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Petrol or electric – which is actually greenest?

Volvo makes petrol, hybrid and fully electric versions of the XC40 and has published a like-for-like comparison of lifetime environmental impact

As COP26 focuses our attention on the desperate need to address CO2 emissions what type of car is actually the least harmful to the planet when you compare an internal combustion engined (ICE) option against its battery electric vehicle (BEV) equivalent?
Accepted wisdom has it electric cars are the best compromise for making private transport as green as possible. But an interesting study by Volvo paints a more complex picture, illustrated by the fact its XC40 range offers a genuine like-for-like comparison with ICE, plug-in hybrid and fully electric models all built on shared foundations and in the same factory. Volvo has taken this opportunity to compare the full lifecycle carbon footprint of each type of XC40 from the raw materials and production processes required to manufacture it, fuelling it and driving it over a projected lifespan of 200,000km (or 124,000 miles) and then disposal at the end. Shock news? Building a C40 results in 70 per cent more emissions than making an XC40 with a regular ICE motor, both cars being built on the same platform and sharing many of their parts. In material and component terms alone the batteries account for nearly a third of the footprint of building a C40 or XC40 Recharge.
That means these ‘green’ electric cars actually arrive on your driveway carrying a significant CO2 burden compared with the regular ICE one you could have bought (for a lot less money) instead. The difference comes once you start driving it of course, given every mile you cover in a petrol-powered car burns fuel and adds to its CO2 footprint while the opposite is true in the electric equivalent. The ‘break even’ point where the ICE car’s increasing CO2 footprint overtakes that of the EV and continues to grow depends on where you source the electricity to charge it up again.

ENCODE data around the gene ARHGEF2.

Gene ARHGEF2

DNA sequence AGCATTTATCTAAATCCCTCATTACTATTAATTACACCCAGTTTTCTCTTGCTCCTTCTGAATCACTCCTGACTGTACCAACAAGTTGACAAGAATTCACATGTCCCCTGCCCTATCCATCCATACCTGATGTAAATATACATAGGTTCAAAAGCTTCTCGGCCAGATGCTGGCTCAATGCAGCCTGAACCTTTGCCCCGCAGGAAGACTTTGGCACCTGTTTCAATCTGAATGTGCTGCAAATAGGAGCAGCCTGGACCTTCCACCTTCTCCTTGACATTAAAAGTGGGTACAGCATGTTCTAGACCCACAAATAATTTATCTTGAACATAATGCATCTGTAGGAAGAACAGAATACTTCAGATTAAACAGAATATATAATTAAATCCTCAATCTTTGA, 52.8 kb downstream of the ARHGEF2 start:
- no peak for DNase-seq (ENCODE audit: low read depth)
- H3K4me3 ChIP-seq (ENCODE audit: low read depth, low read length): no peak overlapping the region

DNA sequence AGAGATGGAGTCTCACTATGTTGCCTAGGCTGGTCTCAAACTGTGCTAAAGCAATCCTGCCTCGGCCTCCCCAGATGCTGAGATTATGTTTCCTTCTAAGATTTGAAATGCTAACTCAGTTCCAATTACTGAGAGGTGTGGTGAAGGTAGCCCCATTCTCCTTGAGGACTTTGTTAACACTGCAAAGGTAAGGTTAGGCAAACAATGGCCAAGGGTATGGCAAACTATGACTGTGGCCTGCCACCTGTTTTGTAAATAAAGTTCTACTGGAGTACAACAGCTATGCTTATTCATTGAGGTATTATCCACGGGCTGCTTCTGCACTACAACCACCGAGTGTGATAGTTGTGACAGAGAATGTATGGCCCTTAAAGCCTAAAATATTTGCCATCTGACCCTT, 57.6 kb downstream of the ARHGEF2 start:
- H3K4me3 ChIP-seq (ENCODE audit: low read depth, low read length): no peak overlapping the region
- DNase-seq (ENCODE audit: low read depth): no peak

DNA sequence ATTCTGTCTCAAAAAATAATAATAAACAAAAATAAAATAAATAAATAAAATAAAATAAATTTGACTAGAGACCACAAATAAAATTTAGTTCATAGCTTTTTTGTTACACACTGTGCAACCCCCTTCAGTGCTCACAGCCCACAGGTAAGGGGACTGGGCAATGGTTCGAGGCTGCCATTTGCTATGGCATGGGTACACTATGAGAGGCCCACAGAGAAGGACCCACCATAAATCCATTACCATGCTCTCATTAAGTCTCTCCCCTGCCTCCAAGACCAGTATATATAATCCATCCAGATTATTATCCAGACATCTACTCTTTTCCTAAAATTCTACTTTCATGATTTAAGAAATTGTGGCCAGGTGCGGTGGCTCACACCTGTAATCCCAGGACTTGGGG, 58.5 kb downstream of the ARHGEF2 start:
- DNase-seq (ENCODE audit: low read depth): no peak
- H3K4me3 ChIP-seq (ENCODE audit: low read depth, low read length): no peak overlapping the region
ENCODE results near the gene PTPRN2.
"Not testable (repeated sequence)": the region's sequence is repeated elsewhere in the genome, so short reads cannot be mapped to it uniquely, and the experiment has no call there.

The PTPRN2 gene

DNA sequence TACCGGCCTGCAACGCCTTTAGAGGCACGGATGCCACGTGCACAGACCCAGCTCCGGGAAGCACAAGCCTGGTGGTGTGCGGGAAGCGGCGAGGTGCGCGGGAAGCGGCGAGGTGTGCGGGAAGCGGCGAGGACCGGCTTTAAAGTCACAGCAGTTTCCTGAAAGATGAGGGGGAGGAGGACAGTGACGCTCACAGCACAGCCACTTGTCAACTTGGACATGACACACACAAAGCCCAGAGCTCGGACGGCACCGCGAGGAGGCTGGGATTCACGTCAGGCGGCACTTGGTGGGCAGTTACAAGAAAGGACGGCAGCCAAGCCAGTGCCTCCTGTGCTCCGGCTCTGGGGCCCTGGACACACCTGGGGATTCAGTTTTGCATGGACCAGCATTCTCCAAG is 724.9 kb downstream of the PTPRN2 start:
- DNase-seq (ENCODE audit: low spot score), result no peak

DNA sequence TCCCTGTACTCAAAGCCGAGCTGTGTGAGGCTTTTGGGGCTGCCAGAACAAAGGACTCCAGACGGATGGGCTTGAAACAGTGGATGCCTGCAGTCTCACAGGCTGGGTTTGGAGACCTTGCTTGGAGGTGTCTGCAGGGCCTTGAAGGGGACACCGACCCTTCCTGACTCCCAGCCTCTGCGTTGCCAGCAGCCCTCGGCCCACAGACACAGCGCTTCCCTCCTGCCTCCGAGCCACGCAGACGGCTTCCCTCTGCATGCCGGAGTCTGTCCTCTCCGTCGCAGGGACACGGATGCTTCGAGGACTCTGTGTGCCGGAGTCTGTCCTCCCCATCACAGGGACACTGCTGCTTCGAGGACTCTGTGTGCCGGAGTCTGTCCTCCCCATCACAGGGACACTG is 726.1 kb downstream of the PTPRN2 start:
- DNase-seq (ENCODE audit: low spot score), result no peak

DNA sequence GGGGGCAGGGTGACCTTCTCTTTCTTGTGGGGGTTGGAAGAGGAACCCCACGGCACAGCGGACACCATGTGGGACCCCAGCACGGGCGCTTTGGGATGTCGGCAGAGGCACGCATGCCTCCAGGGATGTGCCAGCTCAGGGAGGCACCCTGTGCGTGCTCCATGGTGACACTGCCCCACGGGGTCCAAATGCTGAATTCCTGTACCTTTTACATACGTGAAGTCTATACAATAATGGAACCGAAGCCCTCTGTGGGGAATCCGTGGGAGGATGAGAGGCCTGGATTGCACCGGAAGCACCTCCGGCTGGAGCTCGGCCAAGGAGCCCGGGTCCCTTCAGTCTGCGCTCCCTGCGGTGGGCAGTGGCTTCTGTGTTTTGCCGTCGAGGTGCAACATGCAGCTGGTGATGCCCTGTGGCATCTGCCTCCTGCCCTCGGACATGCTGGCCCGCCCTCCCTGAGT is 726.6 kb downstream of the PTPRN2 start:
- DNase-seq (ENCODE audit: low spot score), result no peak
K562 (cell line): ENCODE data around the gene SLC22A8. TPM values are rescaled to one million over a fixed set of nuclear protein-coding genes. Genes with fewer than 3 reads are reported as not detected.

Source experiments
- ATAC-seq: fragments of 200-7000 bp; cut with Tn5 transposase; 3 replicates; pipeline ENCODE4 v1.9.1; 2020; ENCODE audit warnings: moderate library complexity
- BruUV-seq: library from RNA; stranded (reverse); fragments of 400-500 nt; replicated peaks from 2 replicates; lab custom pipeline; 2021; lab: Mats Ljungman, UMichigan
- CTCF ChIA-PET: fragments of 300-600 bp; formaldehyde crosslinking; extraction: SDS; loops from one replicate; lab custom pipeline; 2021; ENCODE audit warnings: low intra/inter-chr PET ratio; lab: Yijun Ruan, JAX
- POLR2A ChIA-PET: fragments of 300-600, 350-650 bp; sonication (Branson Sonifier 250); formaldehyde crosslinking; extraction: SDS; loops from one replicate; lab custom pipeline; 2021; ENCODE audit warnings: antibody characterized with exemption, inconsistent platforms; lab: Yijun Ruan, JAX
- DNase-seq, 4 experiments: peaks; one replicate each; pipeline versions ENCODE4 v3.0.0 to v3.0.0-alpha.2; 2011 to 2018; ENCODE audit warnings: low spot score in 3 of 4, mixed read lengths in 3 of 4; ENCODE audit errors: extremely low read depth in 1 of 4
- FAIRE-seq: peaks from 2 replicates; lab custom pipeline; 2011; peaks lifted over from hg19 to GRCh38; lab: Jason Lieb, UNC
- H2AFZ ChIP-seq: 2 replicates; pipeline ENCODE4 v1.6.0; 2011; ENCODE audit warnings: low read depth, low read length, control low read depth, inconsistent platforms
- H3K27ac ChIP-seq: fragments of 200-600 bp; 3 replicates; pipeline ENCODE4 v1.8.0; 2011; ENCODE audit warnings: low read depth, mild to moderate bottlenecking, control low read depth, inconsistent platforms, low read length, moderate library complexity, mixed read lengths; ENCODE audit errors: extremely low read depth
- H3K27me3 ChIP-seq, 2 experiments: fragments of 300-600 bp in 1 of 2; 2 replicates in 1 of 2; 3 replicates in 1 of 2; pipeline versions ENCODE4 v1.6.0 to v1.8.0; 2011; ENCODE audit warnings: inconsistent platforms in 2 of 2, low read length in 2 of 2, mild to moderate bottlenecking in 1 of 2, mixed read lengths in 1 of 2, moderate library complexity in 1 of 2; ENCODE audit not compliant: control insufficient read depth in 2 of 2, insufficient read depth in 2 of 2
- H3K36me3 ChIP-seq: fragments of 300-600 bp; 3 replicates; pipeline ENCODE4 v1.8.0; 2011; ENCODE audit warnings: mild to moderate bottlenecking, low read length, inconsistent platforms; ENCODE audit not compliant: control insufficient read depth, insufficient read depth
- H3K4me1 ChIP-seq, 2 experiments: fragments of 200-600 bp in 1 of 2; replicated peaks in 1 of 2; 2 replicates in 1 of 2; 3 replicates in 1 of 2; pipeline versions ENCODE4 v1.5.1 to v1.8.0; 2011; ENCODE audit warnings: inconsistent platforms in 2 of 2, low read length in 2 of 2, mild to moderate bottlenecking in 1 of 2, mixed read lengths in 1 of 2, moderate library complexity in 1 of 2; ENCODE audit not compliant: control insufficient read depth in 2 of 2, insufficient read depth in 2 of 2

Volvo has published three different figures, according to average global electricity supply, the projected ‘EU28’ (the EU, plus the UK) balance of regular and renewable sources and fully renewable energy. Over that 124,000-mile lifespan the fully electric C40’s carbon footprint is 15 per cent less than that of a petrol XC40 and the car needs to have covered 68,300 miles before the break-even point. By the EU28 measure that improves to nearly 30 per cent and 48,000 miles, while if you can charge your C40 purely on renewable energy its lifetime CO2 footprint is half that of the ICE XC40 and break-even comes at just over 30,000 miles.
A similar study by Mazda is the Japanese brand’s reasoning for fitting its all-electric MX-30 with a smaller than usual battery, with the goal of reducing cost and weight while bringing that break-even point forward. That obviously limits range but Mazda reckons the compromise makes sense for an urban-focused product like the MX-30 and will, in time, introduce a range-extender version with an onboard generator for those who need to travel beyond city limits.
So, while it seems over its lifetime a BEV can prove to have a smaller environmental impact than its ICE equivalent, it’s perhaps not as simple as ‘electric cars are greener’ and much of it comes down to the source of the electricity you’re charging it with. For more background on this topic see our ’How green are electric cars’ explainer.

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